BENGALURU: In 2002, an NGO in Israel started a football therapy for children with learning disabilities. Soccer being the most popular sport in Israel, the idea was to inculcate inclusion. Bengaluru is on a five-day workshop to experiment the initiative and 50 children and 50 trainers are gearing to learn from the Israeli coaches.
The two coaches, Yael Paz and Daniel Test, are from an organisation called Mifalot in Tel-Aviv. It is not the first time the idea is being adopted in the country but it is the first to be introduced in Bengaluru. The workshop is initiated by the Rotary District 3190 in collaboration with the Consulate General of Israel in Bengaluru.
“The idea came about a month ago when I met Yael Hashavit, Consulate General, at an event. While in discussion, she told us that she would like to contribute to the community and said she would sponsor the programme,” says Mohan Ramanatha, past president of Rotary RT Nagar, who initiated the workshop.
“It is not only about the diplomatic relation between two countries but something like this that has a human aspect can go a long way in securing friendship between the two countries,” says Yael Hashavit. “Even though in India, the popular sport is cricket, this is to show that any sport is therapeutic,” she adds.
Parents of the children worry about the city’s heat. The workshop that was to be conducted in the afternoon was postponed to morning at 9.30 am till noon for the coming five days. For the trainers, the practice is from 9 am till 4 pm.
How will soccer help?
“The initiative started in Israel with football seen as a medium to provide a common platform for children both with special needs and those without,” says Daniel Test. He says the initiative titled ‘game of life’ has wielded good results as children started becoming more outgoing, confident and learned team work. “Football is not a solo game. I need to pass the ball, co-ordinate and play. This way the importance of communicating is highlighted. Football is also a peace-building game and it’s language is universally understood,” Daniel adds.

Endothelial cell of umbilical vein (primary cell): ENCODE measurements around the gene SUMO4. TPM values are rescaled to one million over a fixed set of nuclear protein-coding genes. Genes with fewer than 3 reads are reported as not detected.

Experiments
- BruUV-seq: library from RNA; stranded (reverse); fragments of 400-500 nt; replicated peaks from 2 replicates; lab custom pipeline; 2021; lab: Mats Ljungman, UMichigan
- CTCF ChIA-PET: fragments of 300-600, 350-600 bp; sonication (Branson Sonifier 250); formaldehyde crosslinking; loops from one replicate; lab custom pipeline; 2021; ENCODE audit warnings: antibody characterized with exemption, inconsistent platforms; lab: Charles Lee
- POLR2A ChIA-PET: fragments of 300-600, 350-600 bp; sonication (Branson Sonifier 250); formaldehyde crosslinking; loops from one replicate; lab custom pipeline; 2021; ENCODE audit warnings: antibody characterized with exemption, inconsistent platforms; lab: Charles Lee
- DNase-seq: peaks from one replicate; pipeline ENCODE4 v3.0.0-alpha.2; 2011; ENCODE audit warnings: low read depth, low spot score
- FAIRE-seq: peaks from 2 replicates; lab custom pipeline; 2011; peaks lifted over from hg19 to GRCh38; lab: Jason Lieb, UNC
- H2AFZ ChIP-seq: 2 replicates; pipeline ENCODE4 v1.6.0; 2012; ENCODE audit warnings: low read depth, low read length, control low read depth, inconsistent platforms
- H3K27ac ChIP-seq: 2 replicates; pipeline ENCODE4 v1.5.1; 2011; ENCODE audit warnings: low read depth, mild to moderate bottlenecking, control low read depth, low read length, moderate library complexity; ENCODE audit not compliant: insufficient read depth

Today there are 350 trainers in Israel and about 10,000 children with learning disability is using football as a therapy in Israel, states Daniel.
Yael Paz, who has been in the drive for five years, says, that she has noticed a sense of belonging is developed after the football therapy. Daniel shares that a group that was struggling to work together as team became united after being introduced to football therapy in Israel.
YMCA Bengaluru, physical training academy, where the event was inaugurated, has said that they will be adding the therapy in their curriculum. Mohan Ramanathan says that talks are going on to include the curriculum in Bangalore University.
On the fifth day of the workshop on March 31, a tournament will be held among those under training. “We will see how it goes and try to make it an annual event,” adds Mohan. Yael Hashavit assures that this is just the beginning of blooming friendship between the two countries.